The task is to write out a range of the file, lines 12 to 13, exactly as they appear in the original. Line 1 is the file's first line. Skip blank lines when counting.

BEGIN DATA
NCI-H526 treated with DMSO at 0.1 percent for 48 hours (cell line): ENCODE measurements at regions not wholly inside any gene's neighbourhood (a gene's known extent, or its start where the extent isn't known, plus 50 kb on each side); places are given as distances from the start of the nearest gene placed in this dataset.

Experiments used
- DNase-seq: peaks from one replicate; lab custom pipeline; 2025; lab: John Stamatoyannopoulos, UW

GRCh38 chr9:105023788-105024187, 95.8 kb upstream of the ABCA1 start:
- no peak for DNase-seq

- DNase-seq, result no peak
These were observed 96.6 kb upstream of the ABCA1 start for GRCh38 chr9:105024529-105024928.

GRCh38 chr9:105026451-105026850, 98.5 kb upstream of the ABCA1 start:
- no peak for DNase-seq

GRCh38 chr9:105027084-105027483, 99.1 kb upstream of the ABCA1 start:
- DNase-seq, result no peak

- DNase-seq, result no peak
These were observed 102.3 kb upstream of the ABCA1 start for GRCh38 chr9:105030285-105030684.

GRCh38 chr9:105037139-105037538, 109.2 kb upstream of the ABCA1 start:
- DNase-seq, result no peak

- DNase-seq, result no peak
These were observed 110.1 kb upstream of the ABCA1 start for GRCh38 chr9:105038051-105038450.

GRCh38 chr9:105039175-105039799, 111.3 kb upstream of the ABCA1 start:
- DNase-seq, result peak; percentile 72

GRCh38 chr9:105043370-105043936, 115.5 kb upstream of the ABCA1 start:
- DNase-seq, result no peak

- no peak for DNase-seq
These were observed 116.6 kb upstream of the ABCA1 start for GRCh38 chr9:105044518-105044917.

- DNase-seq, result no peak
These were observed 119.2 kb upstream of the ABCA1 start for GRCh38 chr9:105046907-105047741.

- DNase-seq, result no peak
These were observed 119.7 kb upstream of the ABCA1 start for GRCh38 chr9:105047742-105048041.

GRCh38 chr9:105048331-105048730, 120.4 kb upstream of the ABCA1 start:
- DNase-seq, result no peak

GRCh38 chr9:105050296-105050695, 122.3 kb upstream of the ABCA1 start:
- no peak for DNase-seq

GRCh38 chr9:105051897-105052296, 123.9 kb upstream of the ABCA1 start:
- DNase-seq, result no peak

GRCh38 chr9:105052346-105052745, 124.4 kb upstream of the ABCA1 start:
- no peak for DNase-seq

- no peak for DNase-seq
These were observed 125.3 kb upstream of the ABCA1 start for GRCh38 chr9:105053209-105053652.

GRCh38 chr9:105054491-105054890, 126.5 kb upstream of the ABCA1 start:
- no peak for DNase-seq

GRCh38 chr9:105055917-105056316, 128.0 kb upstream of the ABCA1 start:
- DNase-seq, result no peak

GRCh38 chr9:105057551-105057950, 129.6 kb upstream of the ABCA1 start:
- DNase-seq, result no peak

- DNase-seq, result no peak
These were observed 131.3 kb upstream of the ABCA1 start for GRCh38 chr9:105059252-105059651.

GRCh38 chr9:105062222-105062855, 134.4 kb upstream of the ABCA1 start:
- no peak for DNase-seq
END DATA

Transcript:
- DNase-seq, result no peak
These were observed 102.3 kb upstream of the ABCA1 start for GRCh38 chr9:105030285-105030684.